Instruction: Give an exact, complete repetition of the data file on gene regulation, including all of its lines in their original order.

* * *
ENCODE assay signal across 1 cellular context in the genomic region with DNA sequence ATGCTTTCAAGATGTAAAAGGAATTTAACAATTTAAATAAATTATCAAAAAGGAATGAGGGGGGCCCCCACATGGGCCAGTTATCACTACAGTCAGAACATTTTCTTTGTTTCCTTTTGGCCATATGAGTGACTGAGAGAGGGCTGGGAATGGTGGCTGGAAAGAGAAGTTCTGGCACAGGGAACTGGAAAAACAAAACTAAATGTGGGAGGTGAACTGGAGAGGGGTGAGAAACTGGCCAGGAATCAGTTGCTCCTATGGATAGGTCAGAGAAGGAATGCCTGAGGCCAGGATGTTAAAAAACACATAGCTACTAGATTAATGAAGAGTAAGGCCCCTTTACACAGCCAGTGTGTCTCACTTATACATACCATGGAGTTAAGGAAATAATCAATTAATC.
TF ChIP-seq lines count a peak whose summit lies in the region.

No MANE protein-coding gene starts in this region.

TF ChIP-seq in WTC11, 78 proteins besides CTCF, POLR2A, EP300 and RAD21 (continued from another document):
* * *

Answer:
ENCODE assay signal across 1 cellular context in the genomic region with DNA sequence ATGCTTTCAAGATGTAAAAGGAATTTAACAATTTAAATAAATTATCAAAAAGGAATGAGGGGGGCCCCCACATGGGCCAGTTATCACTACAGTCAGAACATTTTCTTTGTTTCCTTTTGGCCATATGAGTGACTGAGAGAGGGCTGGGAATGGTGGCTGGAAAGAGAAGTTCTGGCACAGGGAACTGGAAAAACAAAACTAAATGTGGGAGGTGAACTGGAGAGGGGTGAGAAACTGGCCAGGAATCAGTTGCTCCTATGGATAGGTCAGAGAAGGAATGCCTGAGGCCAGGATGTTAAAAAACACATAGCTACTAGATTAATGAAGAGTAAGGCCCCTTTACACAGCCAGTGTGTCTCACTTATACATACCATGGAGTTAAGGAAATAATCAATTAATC.
TF ChIP-seq lines count a peak whose summit lies in the region.

No MANE protein-coding gene starts in this region.

TF ChIP-seq in WTC11, 78 proteins besides CTCF, POLR2A, EP300 and RAD21 (continued from another document):